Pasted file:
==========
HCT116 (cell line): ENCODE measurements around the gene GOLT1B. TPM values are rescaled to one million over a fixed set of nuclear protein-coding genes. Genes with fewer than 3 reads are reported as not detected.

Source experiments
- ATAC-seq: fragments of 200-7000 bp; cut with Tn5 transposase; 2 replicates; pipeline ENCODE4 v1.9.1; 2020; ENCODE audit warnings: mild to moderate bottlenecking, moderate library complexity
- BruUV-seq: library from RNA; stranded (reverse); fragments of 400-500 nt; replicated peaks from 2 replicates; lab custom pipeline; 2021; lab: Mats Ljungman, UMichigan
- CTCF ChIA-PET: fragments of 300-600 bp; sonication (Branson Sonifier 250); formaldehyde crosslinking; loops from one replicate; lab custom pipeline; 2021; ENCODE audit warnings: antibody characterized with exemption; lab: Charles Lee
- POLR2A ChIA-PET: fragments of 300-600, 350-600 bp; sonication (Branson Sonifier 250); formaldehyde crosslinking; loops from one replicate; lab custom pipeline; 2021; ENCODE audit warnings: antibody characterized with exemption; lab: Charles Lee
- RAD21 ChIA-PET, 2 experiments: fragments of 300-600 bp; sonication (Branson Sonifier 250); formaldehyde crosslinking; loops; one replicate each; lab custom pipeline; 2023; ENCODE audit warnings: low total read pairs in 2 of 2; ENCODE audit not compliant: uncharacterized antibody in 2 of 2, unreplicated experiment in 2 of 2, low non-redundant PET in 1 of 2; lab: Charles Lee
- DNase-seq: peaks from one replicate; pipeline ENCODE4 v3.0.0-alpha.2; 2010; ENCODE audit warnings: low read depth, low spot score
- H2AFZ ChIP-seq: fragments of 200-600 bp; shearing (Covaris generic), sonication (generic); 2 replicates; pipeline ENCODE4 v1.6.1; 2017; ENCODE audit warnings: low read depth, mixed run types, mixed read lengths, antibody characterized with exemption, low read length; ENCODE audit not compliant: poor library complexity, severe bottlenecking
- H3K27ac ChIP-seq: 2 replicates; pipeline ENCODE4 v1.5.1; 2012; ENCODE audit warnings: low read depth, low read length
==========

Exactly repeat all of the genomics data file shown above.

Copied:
HCT116 (cell line): ENCODE measurements around the gene GOLT1B. TPM values are rescaled to one million over a fixed set of nuclear protein-coding genes. Genes with fewer than 3 reads are reported as not detected.

Source experiments
- ATAC-seq: fragments of 200-7000 bp; cut with Tn5 transposase; 2 replicates; pipeline ENCODE4 v1.9.1; 2020; ENCODE audit warnings: mild to moderate bottlenecking, moderate library complexity
- BruUV-seq: library from RNA; stranded (reverse); fragments of 400-500 nt; replicated peaks from 2 replicates; lab custom pipeline; 2021; lab: Mats Ljungman, UMichigan
- CTCF ChIA-PET: fragments of 300-600 bp; sonication (Branson Sonifier 250); formaldehyde crosslinking; loops from one replicate; lab custom pipeline; 2021; ENCODE audit warnings: antibody characterized with exemption; lab: Charles Lee
- POLR2A ChIA-PET: fragments of 300-600, 350-600 bp; sonication (Branson Sonifier 250); formaldehyde crosslinking; loops from one replicate; lab custom pipeline; 2021; ENCODE audit warnings: antibody characterized with exemption; lab: Charles Lee
- RAD21 ChIA-PET, 2 experiments: fragments of 300-600 bp; sonication (Branson Sonifier 250); formaldehyde crosslinking; loops; one replicate each; lab custom pipeline; 2023; ENCODE audit warnings: low total read pairs in 2 of 2; ENCODE audit not compliant: uncharacterized antibody in 2 of 2, unreplicated experiment in 2 of 2, low non-redundant PET in 1 of 2; lab: Charles Lee
- DNase-seq: peaks from one replicate; pipeline ENCODE4 v3.0.0-alpha.2; 2010; ENCODE audit warnings: low read depth, low spot score
- H2AFZ ChIP-seq: fragments of 200-600 bp; shearing (Covaris generic), sonication (generic); 2 replicates; pipeline ENCODE4 v1.6.1; 2017; ENCODE audit warnings: low read depth, mixed run types, mixed read lengths, antibody characterized with exemption, low read length; ENCODE audit not compliant: poor library complexity, severe bottlenecking
- H3K27ac ChIP-seq: 2 replicates; pipeline ENCODE4 v1.5.1; 2012; ENCODE audit warnings: low read depth, low read length